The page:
Saving users from the tedium of actually thinking about pitches, rhythms, and boring elements of music like instrumentation and dynamics, today Avid and MakeMusic both released new versions of Sibelius and Finale, their flagship notation software, respectively, that composes music automatically.
No less than an editorial from The Times has already gushed that the latest version of “Sibelius can notate, print, and play a musical score at a pace even more rapid than Mozart at his most fecund… Imagine what wonders Bach could have worked with such technology.”
Indeed, you’ll soon forget about the drivel created by Wolfgang Amadeus and Johannes Sebastian, when you see what both Sibelius and Finale are capable of in their latest releases. We also learned about a secret Dorico project that’s underway.
Sibelius: Manuscript paper that thinks
For the modest fee of £888 ($1,166 USD), you can forget about ever needing to struggle with an original musical thought again. A small price to pay, indeed, for relieving the stress of meeting a commission deadline.
Just look at an example of the genius output of this “manuscript paper that thinks”:
Finale: Arbitrary music, hocket tools fill the gaps
Not to be outdone, the latest version of Finale adds more tools to its vaunted palette, and you might well wonder what you ever did without them.
In addition to the familiar tools like the Clef and Key Signature tools, Finale has added two more especially for composing: an Arbitrary Music Tool, so you can never worry again about having an original idea; and a Hocket Tool, to fill in all the places that the Arbitrary Music Tool missed the first time.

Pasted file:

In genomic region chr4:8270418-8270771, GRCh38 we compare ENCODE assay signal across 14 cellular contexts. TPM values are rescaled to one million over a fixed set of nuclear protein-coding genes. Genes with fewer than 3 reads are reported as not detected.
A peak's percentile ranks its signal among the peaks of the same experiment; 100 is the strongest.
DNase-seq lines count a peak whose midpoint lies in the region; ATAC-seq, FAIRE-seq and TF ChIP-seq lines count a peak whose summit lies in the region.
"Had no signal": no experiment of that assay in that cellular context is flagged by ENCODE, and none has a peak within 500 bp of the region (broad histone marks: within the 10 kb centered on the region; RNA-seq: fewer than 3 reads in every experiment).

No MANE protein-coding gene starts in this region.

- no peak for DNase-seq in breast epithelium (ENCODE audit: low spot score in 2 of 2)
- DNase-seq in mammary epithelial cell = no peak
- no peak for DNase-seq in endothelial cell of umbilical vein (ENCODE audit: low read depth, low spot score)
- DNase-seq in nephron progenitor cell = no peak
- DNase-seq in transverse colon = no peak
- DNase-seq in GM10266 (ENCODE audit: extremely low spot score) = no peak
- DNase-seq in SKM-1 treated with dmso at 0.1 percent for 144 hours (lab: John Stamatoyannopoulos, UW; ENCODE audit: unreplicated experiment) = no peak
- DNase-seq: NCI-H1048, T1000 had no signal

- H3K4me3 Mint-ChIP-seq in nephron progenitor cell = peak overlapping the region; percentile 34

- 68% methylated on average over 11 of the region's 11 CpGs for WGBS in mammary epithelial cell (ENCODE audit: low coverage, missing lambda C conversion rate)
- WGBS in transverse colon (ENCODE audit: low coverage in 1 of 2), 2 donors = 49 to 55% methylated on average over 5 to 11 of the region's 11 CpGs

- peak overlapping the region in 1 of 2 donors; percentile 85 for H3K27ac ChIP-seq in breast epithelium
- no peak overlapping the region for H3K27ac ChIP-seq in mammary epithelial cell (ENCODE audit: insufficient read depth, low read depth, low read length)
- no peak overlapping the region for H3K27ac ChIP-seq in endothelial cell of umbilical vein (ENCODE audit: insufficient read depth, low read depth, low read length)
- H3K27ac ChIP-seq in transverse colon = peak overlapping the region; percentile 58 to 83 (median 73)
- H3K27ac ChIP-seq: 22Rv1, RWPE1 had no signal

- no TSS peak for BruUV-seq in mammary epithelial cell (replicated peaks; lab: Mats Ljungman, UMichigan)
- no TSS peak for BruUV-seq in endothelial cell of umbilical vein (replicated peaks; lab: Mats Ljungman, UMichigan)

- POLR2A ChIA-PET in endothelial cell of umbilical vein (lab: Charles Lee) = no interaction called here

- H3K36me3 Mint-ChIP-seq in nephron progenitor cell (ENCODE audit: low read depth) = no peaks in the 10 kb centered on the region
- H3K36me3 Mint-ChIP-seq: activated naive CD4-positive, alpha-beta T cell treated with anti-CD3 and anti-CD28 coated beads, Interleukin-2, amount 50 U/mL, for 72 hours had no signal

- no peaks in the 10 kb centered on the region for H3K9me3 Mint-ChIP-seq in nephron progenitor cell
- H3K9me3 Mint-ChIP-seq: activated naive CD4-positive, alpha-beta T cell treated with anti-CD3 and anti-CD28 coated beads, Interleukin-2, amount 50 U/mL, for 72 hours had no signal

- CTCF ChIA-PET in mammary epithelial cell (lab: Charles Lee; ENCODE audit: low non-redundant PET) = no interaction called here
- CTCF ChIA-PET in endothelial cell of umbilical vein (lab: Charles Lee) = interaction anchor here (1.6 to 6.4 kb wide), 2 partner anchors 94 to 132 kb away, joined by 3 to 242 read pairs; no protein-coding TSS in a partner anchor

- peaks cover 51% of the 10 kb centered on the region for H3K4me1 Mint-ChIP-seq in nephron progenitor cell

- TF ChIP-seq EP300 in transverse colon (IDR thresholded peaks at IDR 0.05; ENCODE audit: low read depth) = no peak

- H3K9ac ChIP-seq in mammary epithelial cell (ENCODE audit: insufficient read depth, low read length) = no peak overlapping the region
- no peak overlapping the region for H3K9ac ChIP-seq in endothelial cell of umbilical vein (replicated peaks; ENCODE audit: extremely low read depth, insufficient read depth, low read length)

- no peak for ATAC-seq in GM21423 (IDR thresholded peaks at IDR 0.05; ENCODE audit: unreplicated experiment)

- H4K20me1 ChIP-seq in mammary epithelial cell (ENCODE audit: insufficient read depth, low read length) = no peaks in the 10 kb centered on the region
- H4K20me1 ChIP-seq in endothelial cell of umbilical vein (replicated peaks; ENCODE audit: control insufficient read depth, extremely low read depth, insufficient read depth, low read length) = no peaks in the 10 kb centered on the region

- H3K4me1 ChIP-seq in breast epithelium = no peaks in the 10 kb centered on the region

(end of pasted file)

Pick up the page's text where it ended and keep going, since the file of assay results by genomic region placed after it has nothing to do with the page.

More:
One stunning example of music produced via this method is evident in a masterpiece entitled The Visual Index:
Users of Finale, however, may find that it takes a while to get satisfactory results, and your screen may look like this for some time:
Don’t despair, however. You can always click the truck and open the secret sub-palette which provides additional options for managing the wait:
The cost of the Finale update was not available at press time, but “priceless” is what comes to mind for such revolutionary technology.
What’s cooking with Dorico?
We inquired with Steinberg about whether they had any similar plans to introduce a similar feature in Dorico. No comment was provided, although we did mysteriously receive a package at Scoring Notes headquarters several days later containing the following items:
Further investigation revealed the source code for the secret project that the Dorico team is working on for a future update.